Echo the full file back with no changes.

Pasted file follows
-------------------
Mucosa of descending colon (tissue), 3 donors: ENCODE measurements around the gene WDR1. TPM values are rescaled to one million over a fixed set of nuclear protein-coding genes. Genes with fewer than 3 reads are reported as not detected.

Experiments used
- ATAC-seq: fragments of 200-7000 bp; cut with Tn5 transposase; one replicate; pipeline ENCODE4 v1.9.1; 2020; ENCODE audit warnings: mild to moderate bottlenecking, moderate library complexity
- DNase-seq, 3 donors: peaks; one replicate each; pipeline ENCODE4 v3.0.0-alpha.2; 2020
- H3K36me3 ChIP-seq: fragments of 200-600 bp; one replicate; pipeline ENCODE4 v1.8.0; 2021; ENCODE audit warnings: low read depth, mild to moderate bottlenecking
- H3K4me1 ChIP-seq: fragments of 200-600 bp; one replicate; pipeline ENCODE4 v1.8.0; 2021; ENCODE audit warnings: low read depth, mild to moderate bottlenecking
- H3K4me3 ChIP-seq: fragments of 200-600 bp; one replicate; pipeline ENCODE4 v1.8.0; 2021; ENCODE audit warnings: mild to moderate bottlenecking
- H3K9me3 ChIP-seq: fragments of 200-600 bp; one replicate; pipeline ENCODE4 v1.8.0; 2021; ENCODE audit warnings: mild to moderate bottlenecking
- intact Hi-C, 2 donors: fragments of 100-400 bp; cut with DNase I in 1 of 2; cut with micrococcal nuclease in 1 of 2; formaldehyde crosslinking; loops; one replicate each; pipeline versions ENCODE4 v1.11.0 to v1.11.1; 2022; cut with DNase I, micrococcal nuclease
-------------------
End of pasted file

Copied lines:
Mucosa of descending colon (tissue), 3 donors: ENCODE measurements around the gene WDR1. TPM values are rescaled to one million over a fixed set of nuclear protein-coding genes. Genes with fewer than 3 reads are reported as not detected.

Experiments used
- ATAC-seq: fragments of 200-7000 bp; cut with Tn5 transposase; one replicate; pipeline ENCODE4 v1.9.1; 2020; ENCODE audit warnings: mild to moderate bottlenecking, moderate library complexity
- DNase-seq, 3 donors: peaks; one replicate each; pipeline ENCODE4 v3.0.0-alpha.2; 2020
- H3K36me3 ChIP-seq: fragments of 200-600 bp; one replicate; pipeline ENCODE4 v1.8.0; 2021; ENCODE audit warnings: low read depth, mild to moderate bottlenecking
- H3K4me1 ChIP-seq: fragments of 200-600 bp; one replicate; pipeline ENCODE4 v1.8.0; 2021; ENCODE audit warnings: low read depth, mild to moderate bottlenecking
- H3K4me3 ChIP-seq: fragments of 200-600 bp; one replicate; pipeline ENCODE4 v1.8.0; 2021; ENCODE audit warnings: mild to moderate bottlenecking
- H3K9me3 ChIP-seq: fragments of 200-600 bp; one replicate; pipeline ENCODE4 v1.8.0; 2021; ENCODE audit warnings: mild to moderate bottlenecking
- intact Hi-C, 2 donors: fragments of 100-400 bp; cut with DNase I in 1 of 2; cut with micrococcal nuclease in 1 of 2; formaldehyde crosslinking; loops; one replicate each; pipeline versions ENCODE4 v1.11.0 to v1.11.1; 2022; cut with DNase I, micrococcal nuclease